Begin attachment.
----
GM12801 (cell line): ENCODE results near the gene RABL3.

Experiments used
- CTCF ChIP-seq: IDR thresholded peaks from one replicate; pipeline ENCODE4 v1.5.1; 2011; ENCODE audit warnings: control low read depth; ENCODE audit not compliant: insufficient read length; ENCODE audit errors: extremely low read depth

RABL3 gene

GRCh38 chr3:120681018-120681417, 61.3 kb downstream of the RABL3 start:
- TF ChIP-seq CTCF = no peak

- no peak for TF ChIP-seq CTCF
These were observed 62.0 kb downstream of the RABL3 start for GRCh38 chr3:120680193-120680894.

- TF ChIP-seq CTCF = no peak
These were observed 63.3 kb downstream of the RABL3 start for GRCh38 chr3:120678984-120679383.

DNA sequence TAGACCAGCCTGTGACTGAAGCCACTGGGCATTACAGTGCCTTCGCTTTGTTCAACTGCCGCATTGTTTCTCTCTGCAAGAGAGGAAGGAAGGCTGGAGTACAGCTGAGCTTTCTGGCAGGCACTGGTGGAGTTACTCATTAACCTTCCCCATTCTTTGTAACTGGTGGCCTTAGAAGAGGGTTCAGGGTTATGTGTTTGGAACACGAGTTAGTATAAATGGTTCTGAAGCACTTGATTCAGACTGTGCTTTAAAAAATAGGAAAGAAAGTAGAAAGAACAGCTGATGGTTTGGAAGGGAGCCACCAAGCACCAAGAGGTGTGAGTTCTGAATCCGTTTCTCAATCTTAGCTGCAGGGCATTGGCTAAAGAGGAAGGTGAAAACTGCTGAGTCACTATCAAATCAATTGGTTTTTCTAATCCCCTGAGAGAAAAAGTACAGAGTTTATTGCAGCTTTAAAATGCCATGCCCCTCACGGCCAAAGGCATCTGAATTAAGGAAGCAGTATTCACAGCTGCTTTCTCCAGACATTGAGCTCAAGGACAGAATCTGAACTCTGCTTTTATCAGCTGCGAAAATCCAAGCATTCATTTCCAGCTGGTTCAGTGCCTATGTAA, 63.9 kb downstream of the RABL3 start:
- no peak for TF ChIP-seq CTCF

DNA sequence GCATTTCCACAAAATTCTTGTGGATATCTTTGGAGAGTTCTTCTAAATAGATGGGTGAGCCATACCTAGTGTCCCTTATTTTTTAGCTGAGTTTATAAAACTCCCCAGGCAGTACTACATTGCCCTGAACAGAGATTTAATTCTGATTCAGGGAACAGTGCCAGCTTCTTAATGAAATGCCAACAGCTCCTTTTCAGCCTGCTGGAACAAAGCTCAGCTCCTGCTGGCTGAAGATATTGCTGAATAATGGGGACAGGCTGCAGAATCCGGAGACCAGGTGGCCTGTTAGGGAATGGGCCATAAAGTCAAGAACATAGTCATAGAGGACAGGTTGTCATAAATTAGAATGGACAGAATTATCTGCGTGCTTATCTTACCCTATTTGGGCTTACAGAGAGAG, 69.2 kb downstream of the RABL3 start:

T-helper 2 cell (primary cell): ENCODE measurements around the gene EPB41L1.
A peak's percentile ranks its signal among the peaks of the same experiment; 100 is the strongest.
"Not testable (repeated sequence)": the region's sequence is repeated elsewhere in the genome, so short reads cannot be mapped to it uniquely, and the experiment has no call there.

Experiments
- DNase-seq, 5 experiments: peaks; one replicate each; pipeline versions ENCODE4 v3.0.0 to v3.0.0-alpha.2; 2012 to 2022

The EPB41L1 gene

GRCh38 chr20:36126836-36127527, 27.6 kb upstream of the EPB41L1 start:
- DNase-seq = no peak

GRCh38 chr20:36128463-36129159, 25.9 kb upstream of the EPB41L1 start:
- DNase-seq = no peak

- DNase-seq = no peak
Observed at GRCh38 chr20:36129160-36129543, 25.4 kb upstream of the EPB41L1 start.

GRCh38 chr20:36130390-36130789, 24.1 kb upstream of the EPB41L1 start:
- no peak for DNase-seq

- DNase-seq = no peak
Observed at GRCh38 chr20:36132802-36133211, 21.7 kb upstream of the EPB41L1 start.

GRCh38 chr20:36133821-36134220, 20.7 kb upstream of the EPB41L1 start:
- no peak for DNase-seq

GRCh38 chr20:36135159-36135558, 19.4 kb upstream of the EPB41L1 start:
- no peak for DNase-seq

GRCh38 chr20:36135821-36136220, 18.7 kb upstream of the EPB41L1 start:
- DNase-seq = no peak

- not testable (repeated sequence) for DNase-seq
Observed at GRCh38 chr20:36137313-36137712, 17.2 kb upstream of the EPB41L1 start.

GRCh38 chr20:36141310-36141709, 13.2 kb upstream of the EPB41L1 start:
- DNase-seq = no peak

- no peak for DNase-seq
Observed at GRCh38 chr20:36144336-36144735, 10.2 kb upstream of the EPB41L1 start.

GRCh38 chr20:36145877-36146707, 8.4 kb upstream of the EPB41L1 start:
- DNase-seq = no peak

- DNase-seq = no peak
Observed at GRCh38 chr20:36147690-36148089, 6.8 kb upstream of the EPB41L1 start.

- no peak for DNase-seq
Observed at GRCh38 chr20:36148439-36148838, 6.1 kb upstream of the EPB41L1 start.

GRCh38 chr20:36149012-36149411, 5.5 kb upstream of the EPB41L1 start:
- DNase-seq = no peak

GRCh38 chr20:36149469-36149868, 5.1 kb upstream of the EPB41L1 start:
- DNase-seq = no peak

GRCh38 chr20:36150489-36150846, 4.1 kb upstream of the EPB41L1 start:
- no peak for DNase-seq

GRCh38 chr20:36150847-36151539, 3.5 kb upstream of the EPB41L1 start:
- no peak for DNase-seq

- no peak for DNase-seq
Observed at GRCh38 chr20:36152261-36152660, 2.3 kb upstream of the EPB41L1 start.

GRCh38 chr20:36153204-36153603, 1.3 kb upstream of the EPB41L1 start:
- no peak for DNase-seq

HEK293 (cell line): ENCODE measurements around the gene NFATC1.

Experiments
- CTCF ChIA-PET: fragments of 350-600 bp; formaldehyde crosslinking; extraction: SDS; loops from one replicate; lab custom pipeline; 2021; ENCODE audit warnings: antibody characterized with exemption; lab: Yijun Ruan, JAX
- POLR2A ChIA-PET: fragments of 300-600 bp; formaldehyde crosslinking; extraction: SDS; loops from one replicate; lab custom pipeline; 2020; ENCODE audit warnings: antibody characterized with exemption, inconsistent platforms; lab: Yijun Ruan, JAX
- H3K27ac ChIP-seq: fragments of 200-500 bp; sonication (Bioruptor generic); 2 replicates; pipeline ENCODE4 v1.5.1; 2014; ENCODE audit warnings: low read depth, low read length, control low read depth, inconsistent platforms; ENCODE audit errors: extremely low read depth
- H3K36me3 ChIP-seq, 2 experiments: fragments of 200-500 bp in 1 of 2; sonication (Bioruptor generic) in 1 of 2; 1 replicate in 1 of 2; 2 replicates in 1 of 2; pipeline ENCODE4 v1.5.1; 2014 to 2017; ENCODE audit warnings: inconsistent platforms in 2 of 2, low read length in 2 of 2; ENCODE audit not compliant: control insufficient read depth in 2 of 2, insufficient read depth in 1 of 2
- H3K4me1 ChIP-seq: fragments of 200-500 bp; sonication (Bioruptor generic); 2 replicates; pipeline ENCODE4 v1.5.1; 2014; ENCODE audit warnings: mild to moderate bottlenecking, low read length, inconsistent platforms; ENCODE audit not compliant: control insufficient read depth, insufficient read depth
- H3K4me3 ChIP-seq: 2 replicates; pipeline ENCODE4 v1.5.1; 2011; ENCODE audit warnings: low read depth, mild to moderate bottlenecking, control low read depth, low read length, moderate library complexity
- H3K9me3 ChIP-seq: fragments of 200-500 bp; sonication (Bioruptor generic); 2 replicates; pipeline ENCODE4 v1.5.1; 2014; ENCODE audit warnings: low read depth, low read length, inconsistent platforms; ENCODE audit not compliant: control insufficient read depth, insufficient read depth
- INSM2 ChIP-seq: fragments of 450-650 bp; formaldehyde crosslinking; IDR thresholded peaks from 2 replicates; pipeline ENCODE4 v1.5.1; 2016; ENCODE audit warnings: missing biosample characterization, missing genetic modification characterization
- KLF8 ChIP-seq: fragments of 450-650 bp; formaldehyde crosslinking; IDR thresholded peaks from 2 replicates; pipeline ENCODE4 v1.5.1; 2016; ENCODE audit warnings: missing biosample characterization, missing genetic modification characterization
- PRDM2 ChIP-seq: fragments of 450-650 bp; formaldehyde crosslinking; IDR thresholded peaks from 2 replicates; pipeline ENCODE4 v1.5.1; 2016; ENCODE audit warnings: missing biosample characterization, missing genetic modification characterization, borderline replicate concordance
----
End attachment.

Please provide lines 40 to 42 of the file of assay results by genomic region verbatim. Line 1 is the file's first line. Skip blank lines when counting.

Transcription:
- no peak for DNase-seq
Observed at GRCh38 chr20:36144336-36144735, 10.2 kb upstream of the EPB41L1 start.

GRCh38 chr20:36145877-36146707, 8.4 kb upstream of the EPB41L1 start: